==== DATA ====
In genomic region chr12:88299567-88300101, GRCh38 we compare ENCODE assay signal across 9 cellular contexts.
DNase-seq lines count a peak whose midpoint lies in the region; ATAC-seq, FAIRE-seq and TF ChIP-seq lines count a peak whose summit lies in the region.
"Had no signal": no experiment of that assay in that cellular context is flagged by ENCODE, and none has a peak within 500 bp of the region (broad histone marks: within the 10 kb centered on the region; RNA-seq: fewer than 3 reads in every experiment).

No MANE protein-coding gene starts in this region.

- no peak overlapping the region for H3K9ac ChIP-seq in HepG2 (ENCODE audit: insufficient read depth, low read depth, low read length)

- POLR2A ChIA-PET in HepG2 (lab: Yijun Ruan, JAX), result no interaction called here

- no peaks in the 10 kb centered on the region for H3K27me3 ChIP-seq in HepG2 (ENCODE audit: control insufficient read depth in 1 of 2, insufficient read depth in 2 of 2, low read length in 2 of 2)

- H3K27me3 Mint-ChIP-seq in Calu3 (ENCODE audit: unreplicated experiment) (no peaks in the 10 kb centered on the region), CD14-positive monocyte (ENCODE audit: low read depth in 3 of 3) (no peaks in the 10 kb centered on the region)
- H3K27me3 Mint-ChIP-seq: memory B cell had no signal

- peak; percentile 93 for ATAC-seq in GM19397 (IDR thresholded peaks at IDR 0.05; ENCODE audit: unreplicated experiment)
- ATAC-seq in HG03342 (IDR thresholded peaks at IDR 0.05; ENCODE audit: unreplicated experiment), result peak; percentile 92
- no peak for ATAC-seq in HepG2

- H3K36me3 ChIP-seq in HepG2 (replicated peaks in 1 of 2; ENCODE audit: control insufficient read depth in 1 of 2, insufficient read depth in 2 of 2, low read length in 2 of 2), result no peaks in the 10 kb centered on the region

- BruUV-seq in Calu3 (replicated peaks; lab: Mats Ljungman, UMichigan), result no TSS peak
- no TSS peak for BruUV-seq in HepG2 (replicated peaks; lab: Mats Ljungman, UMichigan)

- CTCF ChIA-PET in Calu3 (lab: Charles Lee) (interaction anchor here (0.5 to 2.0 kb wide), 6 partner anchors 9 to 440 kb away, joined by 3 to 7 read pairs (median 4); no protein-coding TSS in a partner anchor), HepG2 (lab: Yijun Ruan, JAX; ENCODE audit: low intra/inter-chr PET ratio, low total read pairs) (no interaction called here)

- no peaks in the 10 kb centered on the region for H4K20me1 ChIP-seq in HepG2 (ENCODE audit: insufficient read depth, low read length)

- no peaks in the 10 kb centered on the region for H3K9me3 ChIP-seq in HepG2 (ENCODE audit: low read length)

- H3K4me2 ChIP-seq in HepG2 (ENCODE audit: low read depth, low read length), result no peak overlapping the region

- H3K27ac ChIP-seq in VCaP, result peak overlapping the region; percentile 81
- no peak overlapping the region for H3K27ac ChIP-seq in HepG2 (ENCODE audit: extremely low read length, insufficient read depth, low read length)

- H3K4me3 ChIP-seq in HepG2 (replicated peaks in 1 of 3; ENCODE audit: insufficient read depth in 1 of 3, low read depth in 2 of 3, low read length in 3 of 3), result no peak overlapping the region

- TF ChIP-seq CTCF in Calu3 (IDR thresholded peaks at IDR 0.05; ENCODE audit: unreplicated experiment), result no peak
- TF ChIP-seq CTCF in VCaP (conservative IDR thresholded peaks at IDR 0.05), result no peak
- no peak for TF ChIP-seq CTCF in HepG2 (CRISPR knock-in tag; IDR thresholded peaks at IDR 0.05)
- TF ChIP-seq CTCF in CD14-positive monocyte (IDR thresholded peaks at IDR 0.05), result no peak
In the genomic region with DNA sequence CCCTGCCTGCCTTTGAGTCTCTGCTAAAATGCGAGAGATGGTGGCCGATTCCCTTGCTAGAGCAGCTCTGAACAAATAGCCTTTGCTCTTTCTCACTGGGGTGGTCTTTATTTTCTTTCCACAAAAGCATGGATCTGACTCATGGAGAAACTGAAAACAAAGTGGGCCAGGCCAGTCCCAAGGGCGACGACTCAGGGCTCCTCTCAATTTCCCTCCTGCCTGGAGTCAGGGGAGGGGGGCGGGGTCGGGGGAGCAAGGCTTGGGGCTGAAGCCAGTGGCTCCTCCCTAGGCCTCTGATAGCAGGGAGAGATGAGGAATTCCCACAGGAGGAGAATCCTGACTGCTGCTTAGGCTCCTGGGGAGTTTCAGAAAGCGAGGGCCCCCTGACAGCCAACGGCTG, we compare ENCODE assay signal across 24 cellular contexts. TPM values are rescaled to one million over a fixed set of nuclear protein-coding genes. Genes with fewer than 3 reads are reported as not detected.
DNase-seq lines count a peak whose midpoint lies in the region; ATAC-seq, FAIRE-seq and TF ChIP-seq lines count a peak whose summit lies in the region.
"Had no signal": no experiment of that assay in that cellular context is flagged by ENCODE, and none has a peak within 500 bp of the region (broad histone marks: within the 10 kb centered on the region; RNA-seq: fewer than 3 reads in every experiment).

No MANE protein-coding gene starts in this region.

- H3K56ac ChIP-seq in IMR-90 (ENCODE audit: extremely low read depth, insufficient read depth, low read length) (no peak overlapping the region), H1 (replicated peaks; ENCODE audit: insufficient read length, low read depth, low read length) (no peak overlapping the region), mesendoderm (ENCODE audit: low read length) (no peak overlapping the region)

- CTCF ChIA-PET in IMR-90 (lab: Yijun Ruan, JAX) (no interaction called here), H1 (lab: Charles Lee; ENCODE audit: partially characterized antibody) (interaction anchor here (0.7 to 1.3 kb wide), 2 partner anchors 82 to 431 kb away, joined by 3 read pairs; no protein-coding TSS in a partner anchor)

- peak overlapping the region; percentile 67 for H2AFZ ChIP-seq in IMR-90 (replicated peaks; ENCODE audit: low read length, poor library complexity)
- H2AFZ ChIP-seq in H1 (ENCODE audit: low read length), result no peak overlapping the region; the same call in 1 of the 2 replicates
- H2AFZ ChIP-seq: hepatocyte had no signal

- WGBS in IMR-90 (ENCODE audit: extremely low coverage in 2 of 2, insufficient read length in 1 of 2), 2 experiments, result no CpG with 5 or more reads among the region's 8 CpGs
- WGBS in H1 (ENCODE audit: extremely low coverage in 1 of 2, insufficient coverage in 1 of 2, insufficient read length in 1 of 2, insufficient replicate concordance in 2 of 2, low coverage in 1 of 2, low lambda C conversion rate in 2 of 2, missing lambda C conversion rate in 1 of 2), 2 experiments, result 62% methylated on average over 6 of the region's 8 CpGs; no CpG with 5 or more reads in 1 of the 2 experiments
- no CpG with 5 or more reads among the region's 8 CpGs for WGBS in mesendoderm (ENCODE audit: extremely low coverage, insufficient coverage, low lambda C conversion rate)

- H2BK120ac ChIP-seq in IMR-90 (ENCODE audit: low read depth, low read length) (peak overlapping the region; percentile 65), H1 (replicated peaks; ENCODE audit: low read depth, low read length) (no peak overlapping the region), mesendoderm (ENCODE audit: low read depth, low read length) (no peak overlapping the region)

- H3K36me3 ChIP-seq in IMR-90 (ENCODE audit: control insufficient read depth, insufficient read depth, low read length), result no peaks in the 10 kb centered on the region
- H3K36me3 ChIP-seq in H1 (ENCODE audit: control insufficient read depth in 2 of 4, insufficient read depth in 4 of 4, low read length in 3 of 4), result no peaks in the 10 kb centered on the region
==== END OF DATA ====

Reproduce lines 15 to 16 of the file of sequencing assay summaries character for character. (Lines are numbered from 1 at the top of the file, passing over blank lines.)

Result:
- no TSS peak for BruUV-seq in HepG2 (replicated peaks; lab: Mats Ljungman, UMichigan)

- CTCF ChIA-PET in Calu3 (lab: Charles Lee) (interaction anchor here (0.5 to 2.0 kb wide), 6 partner anchors 9 to 440 kb away, joined by 3 to 7 read pairs (median 4); no protein-coding TSS in a partner anchor), HepG2 (lab: Yijun Ruan, JAX; ENCODE audit: low intra/inter-chr PET ratio, low total read pairs) (no interaction called here)